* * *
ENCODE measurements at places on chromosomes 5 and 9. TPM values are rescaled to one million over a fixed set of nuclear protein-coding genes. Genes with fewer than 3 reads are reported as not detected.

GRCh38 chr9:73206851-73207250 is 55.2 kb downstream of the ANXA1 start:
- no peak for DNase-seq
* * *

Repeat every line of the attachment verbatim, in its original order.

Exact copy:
ENCODE measurements at places on chromosomes 5 and 9. TPM values are rescaled to one million over a fixed set of nuclear protein-coding genes. Genes with fewer than 3 reads are reported as not detected.

GRCh38 chr9:73206851-73207250 is 55.2 kb downstream of the ANXA1 start:
- no peak for DNase-seq